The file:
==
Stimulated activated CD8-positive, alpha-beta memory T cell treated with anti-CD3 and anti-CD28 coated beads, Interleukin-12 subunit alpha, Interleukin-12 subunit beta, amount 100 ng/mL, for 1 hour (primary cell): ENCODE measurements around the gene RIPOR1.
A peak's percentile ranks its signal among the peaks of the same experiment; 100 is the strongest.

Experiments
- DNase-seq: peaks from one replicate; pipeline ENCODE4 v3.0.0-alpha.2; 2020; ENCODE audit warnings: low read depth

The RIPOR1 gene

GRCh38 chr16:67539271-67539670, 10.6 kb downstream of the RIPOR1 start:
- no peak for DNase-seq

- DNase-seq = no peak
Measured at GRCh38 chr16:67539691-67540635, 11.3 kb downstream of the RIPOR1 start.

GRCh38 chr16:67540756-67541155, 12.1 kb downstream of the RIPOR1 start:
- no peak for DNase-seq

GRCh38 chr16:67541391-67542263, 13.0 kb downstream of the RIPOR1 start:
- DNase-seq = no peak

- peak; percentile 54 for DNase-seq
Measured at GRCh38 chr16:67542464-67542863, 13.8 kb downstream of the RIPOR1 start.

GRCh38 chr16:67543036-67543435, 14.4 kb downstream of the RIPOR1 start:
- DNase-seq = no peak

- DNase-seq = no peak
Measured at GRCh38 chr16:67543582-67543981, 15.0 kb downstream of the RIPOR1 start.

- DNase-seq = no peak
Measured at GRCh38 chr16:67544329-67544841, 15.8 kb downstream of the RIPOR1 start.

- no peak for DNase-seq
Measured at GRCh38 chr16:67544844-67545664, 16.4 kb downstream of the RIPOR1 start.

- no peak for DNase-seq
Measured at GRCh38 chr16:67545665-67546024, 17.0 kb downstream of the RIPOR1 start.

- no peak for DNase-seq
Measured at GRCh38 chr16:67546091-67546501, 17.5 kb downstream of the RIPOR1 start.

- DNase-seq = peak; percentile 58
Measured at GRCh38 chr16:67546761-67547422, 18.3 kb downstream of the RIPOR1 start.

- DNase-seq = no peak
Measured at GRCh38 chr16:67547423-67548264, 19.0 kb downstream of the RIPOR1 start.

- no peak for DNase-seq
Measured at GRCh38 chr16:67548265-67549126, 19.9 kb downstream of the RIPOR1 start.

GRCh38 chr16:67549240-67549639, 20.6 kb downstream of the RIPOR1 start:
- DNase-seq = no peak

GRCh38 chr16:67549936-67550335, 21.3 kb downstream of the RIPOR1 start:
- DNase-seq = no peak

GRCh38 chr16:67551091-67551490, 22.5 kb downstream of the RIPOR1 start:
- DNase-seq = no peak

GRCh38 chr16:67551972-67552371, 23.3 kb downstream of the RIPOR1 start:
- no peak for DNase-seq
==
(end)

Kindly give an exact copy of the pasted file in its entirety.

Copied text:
Stimulated activated CD8-positive, alpha-beta memory T cell treated with anti-CD3 and anti-CD28 coated beads, Interleukin-12 subunit alpha, Interleukin-12 subunit beta, amount 100 ng/mL, for 1 hour (primary cell): ENCODE measurements around the gene RIPOR1.
A peak's percentile ranks its signal among the peaks of the same experiment; 100 is the strongest.

Experiments
- DNase-seq: peaks from one replicate; pipeline ENCODE4 v3.0.0-alpha.2; 2020; ENCODE audit warnings: low read depth

The RIPOR1 gene

GRCh38 chr16:67539271-67539670, 10.6 kb downstream of the RIPOR1 start:
- no peak for DNase-seq

- DNase-seq = no peak
Measured at GRCh38 chr16:67539691-67540635, 11.3 kb downstream of the RIPOR1 start.

GRCh38 chr16:67540756-67541155, 12.1 kb downstream of the RIPOR1 start:
- no peak for DNase-seq

GRCh38 chr16:67541391-67542263, 13.0 kb downstream of the RIPOR1 start:
- DNase-seq = no peak

- peak; percentile 54 for DNase-seq
Measured at GRCh38 chr16:67542464-67542863, 13.8 kb downstream of the RIPOR1 start.

GRCh38 chr16:67543036-67543435, 14.4 kb downstream of the RIPOR1 start:
- DNase-seq = no peak

- DNase-seq = no peak
Measured at GRCh38 chr16:67543582-67543981, 15.0 kb downstream of the RIPOR1 start.

- DNase-seq = no peak
Measured at GRCh38 chr16:67544329-67544841, 15.8 kb downstream of the RIPOR1 start.

- no peak for DNase-seq
Measured at GRCh38 chr16:67544844-67545664, 16.4 kb downstream of the RIPOR1 start.

- no peak for DNase-seq
Measured at GRCh38 chr16:67545665-67546024, 17.0 kb downstream of the RIPOR1 start.

- no peak for DNase-seq
Measured at GRCh38 chr16:67546091-67546501, 17.5 kb downstream of the RIPOR1 start.

- DNase-seq = peak; percentile 58
Measured at GRCh38 chr16:67546761-67547422, 18.3 kb downstream of the RIPOR1 start.

- DNase-seq = no peak
Measured at GRCh38 chr16:67547423-67548264, 19.0 kb downstream of the RIPOR1 start.

- no peak for DNase-seq
Measured at GRCh38 chr16:67548265-67549126, 19.9 kb downstream of the RIPOR1 start.

GRCh38 chr16:67549240-67549639, 20.6 kb downstream of the RIPOR1 start:
- DNase-seq = no peak

GRCh38 chr16:67549936-67550335, 21.3 kb downstream of the RIPOR1 start:
- DNase-seq = no peak

GRCh38 chr16:67551091-67551490, 22.5 kb downstream of the RIPOR1 start:
- DNase-seq = no peak

GRCh38 chr16:67551972-67552371, 23.3 kb downstream of the RIPOR1 start:
- no peak for DNase-seq